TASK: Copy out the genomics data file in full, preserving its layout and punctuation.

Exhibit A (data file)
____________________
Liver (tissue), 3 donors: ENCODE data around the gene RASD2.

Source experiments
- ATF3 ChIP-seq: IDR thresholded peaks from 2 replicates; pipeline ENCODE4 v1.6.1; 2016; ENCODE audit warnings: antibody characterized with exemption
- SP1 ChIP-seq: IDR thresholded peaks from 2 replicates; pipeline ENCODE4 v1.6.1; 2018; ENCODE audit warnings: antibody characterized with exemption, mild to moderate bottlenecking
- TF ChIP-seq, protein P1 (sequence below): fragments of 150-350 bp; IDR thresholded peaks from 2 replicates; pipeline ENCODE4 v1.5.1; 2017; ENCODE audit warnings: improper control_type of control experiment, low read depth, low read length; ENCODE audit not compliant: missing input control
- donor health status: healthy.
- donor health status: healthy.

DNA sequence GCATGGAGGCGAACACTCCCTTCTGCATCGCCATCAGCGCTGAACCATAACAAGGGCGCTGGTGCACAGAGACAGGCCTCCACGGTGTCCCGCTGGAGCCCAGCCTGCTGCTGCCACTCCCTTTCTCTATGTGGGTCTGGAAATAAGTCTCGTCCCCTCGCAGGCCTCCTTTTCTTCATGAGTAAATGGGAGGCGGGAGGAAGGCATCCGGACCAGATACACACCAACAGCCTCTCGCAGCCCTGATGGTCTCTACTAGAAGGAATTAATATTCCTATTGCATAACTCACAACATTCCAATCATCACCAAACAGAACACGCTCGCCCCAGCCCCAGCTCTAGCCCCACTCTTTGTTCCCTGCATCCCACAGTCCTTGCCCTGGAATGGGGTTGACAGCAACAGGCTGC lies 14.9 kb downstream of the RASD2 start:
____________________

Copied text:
Liver (tissue), 3 donors: ENCODE data around the gene RASD2.

Source experiments
- ATF3 ChIP-seq: IDR thresholded peaks from 2 replicates; pipeline ENCODE4 v1.6.1; 2016; ENCODE audit warnings: antibody characterized with exemption
- SP1 ChIP-seq: IDR thresholded peaks from 2 replicates; pipeline ENCODE4 v1.6.1; 2018; ENCODE audit warnings: antibody characterized with exemption, mild to moderate bottlenecking
- TF ChIP-seq, protein P1 (sequence below): fragments of 150-350 bp; IDR thresholded peaks from 2 replicates; pipeline ENCODE4 v1.5.1; 2017; ENCODE audit warnings: improper control_type of control experiment, low read depth, low read length; ENCODE audit not compliant: missing input control
- donor health status: healthy.
- donor health status: healthy.

DNA sequence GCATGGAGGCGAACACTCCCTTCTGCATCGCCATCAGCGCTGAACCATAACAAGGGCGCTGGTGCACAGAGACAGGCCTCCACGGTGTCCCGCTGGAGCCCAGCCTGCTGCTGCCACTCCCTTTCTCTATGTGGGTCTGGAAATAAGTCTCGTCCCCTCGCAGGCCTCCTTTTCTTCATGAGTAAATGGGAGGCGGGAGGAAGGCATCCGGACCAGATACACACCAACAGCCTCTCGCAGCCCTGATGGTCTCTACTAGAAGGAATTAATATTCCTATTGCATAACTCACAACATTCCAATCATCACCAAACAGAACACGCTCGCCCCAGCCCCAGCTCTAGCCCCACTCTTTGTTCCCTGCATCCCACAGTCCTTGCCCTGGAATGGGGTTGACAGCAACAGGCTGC lies 14.9 kb downstream of the RASD2 start: